I let numbers tell my story as I pointed to the Library fact sheet on my iPad.

The University of Chicago Library is the 9th largest research library in North America; it provides 10.7 million volumes in print and electronic form, 48,252 linear feet of archives and manuscripts, and 107.6 TB of University electronic archives and research data. These figures impressed my new-found friends. But more impressive were numbers that convey the magnitude of services we offer: 333,630 volumes circulated to 14,414 unique individuals; 12,359 Scan & Deliver requests; 5.6 million successful responses to full-text article requests; 21,248 questions to reference librarians; 4,000+ attendees at training sessions.

Our rich and distinctive collections reflect a history of generous budgets to support their strength, but we are falling behind in sustaining this strength with current budgets. The exponential growth of electronic resources raises the expectation and demand for more such resources at a time when traditional and electronic resources coexist and compete for limited budgets. Technology brings exciting changes for collections and services, and by not taking advantage of their full potential we are falling behind in serving our users. Teaching and training in the use of collections in an increasingly complex research environment presume staff time and expertise beyond what we can afford.

And I let pictures color my story: a breathtaking and awe-inspiring rendering of the Mansueto Library filled the screen; an underground storage capacity to accommodate collection growth of 3,500,000 printed volumes; a conservation laboratory for physical repair and a digitization laboratory to digitize collections for preservation and access; a soaring glass dome embracing the magnificent space to create the Joe and Rika Mansueto Library—a structure of programmatic and architectural vision of the future.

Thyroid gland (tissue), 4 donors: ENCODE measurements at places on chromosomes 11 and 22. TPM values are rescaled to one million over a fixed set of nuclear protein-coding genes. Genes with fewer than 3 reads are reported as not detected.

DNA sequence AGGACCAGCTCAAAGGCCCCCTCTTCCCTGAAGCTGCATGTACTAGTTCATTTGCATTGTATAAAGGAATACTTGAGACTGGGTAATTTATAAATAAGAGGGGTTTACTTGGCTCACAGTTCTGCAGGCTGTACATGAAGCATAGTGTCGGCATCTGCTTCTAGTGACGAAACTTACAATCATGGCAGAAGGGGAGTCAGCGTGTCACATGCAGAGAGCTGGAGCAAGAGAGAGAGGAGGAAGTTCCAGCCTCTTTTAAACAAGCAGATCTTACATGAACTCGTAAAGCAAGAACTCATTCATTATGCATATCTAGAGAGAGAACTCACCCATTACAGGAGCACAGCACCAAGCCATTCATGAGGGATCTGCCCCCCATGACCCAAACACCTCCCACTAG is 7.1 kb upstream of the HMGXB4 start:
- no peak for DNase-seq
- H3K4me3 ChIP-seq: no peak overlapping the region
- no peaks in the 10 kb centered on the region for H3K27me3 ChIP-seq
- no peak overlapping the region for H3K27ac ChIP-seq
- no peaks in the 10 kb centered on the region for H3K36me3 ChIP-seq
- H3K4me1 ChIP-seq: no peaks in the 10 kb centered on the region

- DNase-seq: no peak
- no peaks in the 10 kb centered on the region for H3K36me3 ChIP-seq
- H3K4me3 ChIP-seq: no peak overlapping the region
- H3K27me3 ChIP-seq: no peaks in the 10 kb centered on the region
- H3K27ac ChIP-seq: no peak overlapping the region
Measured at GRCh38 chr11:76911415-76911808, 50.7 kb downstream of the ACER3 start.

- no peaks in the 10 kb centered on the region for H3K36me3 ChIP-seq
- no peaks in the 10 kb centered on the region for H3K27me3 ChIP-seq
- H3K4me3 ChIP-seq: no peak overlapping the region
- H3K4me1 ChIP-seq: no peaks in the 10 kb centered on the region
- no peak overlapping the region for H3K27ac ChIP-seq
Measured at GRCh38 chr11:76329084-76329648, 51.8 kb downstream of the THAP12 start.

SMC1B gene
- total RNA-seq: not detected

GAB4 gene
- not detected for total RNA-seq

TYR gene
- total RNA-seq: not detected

The spaces and programs of the Mansueto Library enable the expansion and easy retrieval of collections, their preservation for future generations of users, and their digitization for access around the world. Our services support the education of the brightest of students and attract and retain the greatest of faculty, but these services must be sustained and expanded to new initiatives, if we are to continue to excel.

And in the resounding applause there was recognition for what a great Library can do for an already great University.

Expanding opportunities within limited budgets will require that tough choices be made. We will make these choices informed by impact and guided by the principle that the more we invest in what matters, the greater the difference we can make.

Reorganization to enhance Library services

Judith Nadler in Mansueto Library Grand Reading Room

Judith Nadler in Mansueto Library (Photo by Jason Smith)

As 2012 begins, I am implementing major changes in the Library’s organization that will strengthen the Library’s ability to provide traditional services, while enabling us to take on new roles at the University and provide new services to our community. 

Programmatic changes on campus and recent turnover in key Library positions have provided impetus for organizational change. New University appointments in Information Technology and Research Computing offer opportunities for exciting collaborations between the Library and other units on campus.

After careful consultation with Library staff through the work of Task Forces on Collections, Services, and Scholarly Communication, I am now putting into place a new structure that will enable us to fulfill the following strategic programmatic goals:

  • Establish a unified vision and voice for:
    • Collection Services,
    • User Services,
    • Digital Services,
    • collections in the Humanities and Social Sciences to parallel those for the Sciences and for Law.

To achieve these goals, the following newly defined positions were established as of January 1, 2012:

  • The Associate University Librarian for Collection Services provides vision, leadership, and coordination for collections and related services across disciplines and formats. James Mouw, who was most recently Assistant Director for Technical and Electronic Services and Interim Assistant Director for Collections, has been appointed to this position.